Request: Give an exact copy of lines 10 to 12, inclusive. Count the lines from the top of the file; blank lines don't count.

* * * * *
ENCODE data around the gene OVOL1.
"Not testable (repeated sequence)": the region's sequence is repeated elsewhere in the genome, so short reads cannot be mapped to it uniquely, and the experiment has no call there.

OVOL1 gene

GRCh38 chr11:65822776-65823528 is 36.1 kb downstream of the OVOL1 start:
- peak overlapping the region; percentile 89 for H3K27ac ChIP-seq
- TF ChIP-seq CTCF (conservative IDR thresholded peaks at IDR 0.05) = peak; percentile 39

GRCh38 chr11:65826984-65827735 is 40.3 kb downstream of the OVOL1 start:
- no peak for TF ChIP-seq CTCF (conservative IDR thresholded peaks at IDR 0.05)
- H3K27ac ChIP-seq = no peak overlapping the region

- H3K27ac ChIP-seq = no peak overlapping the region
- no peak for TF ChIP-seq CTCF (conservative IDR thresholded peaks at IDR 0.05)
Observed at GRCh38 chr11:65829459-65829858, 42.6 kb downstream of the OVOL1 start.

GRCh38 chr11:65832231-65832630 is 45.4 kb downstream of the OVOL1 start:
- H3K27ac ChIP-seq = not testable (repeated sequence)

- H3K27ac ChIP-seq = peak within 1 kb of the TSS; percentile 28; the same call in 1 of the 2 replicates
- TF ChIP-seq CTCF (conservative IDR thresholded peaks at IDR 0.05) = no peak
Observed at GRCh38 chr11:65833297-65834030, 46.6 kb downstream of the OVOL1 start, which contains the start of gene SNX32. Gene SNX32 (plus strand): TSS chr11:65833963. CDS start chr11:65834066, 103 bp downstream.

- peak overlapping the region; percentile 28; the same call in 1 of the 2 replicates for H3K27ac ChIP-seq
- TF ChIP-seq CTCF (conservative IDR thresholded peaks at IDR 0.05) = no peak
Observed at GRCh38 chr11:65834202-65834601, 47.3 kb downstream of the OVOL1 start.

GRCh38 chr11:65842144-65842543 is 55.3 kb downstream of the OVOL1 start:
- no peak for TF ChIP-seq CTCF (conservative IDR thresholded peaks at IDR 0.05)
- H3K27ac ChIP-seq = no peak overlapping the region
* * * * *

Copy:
- H3K27ac ChIP-seq = no peak overlapping the region
- no peak for TF ChIP-seq CTCF (conservative IDR thresholded peaks at IDR 0.05)
Observed at GRCh38 chr11:65829459-65829858, 42.6 kb downstream of the OVOL1 start.